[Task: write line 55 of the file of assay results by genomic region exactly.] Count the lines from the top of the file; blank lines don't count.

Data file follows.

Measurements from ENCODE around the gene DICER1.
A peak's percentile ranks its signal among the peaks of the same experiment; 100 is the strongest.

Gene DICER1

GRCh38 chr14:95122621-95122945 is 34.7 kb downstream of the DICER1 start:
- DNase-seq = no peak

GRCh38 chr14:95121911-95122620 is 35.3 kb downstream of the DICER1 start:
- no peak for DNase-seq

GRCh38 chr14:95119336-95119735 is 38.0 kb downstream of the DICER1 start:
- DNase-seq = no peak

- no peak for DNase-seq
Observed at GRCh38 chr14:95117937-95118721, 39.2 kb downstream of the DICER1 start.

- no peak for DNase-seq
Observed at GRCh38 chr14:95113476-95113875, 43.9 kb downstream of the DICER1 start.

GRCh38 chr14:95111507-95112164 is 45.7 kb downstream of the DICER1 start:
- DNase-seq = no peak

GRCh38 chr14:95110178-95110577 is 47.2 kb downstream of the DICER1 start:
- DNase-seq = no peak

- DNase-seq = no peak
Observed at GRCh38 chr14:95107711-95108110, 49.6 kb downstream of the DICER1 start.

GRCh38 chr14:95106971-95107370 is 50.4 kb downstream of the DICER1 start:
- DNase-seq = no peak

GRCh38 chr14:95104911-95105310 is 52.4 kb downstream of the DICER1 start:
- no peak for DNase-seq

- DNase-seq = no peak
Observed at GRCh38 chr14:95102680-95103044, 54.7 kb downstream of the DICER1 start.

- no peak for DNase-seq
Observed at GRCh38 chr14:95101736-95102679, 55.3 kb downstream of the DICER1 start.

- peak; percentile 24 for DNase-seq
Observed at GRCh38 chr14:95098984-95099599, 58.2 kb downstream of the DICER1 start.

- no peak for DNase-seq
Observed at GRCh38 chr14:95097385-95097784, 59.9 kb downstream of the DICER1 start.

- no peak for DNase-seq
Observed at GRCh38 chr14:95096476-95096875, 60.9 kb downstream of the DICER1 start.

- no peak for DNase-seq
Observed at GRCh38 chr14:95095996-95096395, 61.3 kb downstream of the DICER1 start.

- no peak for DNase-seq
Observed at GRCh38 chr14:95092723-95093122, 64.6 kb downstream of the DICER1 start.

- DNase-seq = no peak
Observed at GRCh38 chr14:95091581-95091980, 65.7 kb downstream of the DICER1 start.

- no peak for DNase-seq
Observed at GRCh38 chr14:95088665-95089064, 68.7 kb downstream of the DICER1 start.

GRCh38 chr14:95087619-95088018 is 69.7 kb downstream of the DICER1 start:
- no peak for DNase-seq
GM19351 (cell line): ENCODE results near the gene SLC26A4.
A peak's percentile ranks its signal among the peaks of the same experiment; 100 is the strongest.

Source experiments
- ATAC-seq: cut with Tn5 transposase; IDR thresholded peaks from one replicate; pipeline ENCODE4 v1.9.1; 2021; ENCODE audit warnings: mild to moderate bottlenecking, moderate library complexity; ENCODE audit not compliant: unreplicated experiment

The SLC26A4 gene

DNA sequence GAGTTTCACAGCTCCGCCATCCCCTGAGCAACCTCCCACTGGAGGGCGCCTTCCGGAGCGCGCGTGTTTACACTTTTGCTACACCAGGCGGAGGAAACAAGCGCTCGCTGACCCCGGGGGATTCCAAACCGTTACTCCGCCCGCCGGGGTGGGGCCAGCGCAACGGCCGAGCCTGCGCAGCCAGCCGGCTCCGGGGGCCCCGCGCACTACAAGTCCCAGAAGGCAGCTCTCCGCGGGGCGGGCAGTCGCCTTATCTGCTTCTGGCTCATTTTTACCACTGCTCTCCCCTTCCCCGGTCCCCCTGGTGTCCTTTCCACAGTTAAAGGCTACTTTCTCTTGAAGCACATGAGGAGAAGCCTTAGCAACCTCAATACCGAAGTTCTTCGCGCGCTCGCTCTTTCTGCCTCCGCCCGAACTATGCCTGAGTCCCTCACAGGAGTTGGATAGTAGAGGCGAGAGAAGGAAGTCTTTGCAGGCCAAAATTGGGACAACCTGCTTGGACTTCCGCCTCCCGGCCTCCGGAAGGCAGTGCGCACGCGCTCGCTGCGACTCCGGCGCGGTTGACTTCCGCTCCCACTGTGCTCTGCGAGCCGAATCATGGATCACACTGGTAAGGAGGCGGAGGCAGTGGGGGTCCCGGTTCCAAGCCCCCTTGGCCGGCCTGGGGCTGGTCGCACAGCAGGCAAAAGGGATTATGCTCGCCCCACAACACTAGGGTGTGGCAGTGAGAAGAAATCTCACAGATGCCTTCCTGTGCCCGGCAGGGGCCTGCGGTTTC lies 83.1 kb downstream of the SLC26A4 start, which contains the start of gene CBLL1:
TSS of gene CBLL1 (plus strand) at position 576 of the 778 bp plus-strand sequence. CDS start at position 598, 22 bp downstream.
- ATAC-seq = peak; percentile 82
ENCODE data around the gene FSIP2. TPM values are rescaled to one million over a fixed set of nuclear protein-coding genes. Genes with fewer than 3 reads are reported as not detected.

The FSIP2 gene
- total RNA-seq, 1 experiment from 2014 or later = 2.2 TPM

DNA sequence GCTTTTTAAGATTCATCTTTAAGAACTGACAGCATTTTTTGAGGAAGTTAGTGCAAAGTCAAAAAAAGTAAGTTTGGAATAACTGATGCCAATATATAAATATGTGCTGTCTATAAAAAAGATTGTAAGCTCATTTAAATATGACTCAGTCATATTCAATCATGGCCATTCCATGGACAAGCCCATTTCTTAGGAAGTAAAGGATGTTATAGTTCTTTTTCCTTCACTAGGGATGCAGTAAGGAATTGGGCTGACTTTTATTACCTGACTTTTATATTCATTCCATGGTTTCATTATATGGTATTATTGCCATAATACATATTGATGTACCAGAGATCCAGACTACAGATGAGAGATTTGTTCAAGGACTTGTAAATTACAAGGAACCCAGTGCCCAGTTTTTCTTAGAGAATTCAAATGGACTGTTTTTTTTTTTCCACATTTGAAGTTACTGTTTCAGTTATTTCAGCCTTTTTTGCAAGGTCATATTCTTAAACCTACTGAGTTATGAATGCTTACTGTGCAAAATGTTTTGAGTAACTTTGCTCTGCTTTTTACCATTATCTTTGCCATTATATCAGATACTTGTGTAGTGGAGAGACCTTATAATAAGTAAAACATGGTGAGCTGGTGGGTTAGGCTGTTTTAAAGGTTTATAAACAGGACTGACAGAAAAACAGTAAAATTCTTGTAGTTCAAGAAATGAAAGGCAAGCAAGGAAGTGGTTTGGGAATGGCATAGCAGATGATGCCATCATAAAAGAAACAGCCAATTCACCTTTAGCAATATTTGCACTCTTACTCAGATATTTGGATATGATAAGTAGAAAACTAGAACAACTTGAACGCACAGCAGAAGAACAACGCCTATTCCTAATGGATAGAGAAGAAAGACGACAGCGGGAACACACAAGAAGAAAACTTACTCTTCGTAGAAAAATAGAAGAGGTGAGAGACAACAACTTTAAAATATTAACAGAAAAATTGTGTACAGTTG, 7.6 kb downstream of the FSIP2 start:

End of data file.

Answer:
DNA sequence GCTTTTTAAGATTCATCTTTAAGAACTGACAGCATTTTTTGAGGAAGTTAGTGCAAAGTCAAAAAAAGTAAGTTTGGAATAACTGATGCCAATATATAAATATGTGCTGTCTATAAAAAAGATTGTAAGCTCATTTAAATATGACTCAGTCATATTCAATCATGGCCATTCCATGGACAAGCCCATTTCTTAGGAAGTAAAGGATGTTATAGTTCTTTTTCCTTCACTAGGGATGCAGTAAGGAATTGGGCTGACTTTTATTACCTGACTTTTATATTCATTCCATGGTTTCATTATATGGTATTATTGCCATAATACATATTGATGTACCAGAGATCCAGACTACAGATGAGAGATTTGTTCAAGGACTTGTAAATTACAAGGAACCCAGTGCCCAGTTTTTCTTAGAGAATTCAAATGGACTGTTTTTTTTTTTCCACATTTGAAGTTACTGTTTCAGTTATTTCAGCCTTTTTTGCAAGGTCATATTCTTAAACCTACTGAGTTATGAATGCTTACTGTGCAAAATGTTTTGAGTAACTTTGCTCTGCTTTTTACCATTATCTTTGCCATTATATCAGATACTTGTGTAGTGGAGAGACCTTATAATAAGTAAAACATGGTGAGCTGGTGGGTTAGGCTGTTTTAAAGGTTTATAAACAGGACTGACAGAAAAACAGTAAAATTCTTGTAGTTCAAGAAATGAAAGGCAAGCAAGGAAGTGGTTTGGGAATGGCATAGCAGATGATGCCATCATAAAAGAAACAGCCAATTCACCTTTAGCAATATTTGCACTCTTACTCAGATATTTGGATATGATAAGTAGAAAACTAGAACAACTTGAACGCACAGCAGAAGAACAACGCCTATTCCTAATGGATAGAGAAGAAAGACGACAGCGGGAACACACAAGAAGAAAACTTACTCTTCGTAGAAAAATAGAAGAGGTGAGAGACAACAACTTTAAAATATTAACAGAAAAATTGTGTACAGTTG, 7.6 kb downstream of the FSIP2 start: